In the early 1810s, Poles, part of Russia's client state of Lithuania, think independence will come if they join forces with Napoleon when he invades Russia. This unity of purpose, in one ... See full summary »
In the 15th century the Polish-Lithuanian Commonwealth is facing a hard struggle against the neighboring Teutonic Order.Frequent clashes between the two powers finally culminate in 1410 with the Battle of Grunwald.
In good old days Franz Maurer and his partners from secret police used to live like kings. Now, they all must adapt to new post-communist environment where they are scorned and losing all ... See full summary »
During the 1655 war between Protestant Sweden and Catholic Polish-Lithuanian Commonwealth some Polish-Lithuanian nobles side with Swedish king Charles X Gustav while others side with the Polish king Jan Kazimierz.
Leon, the 40-year-old former soldier who is an alcoholic now, gets a job as a bodyguard. His duty is to take care of one of the Mafia leader's daughters. His problems begin when he falls in love with the 16-year-old girl.
The main character is the manager of a sport club, nicknamed "Teddy Bear" by his friends and acquaintances. One day he is detained at the border just as his sport team is off to a ... See full summary »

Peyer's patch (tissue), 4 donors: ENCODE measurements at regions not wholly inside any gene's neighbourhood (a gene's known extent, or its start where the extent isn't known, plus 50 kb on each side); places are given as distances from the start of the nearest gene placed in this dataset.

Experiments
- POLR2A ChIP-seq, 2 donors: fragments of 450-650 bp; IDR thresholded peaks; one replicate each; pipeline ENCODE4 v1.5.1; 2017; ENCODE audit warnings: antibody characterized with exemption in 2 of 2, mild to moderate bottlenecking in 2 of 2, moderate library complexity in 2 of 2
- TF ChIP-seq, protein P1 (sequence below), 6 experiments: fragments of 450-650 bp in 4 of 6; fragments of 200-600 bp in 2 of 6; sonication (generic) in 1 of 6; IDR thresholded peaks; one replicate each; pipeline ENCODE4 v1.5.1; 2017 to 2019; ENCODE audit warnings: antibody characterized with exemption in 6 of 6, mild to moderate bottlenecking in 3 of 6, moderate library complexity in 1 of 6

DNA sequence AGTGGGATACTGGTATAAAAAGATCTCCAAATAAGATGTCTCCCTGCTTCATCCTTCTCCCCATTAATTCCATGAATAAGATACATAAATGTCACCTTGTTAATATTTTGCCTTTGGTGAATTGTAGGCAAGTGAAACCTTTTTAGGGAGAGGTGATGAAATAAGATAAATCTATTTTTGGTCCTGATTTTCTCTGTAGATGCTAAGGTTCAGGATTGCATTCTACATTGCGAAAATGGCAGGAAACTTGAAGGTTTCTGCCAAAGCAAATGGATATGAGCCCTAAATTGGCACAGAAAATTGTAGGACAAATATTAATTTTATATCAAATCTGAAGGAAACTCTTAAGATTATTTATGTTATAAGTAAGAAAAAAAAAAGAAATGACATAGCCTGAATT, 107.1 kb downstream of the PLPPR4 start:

In the early 1810s, Poles, part of Russia's client state of Lithuania, think independence will come if they join forces with Napoleon when he invades Russia. This unity of purpose, in one district, is undermined by two families, feuding since the head of one shot the head of the other twenty years before. There are hopes of a reconciliation through a marriage of Pan Tadeusz, a Soplica, whose father, the murderer, is in hiding somewhere, and Zosia, a teen-aged girl, a Horeszko who lives in the household of Pan's uncle. Other cross-currents - of love, family, politics, village traditions, land reform, and what it means to be Polish - give the film texture. It's an exile's story. Written by
Andrzej Wajda has taken a masterpiece in one genre (poetry) and not only done justice to it but created a masterpiece in another genre (film), one which did not even exist when Mickiewicz wrote the poem 166 years earlier.
The actors are mainly well-known faces in Polish cinema and yet all rise above the stereotypical images many of the audience have of them. The greatest example of this is Boguslaw Linda as Robak the Priest. In the most moving scene in the film he gives the performance of his life.
The harmonious blend of Wajda's direction and Wojciech Kilar's score is a sensual feast. It is a film which impresses a profound sense of beauty to such an extent that one could appreciate the sheer art of the film without even having to understand the language (I cannot vouch for the quality of the sub-titles in English as I saw it in its original version).
If you only see one foreign language film this year, make sure it is this one.
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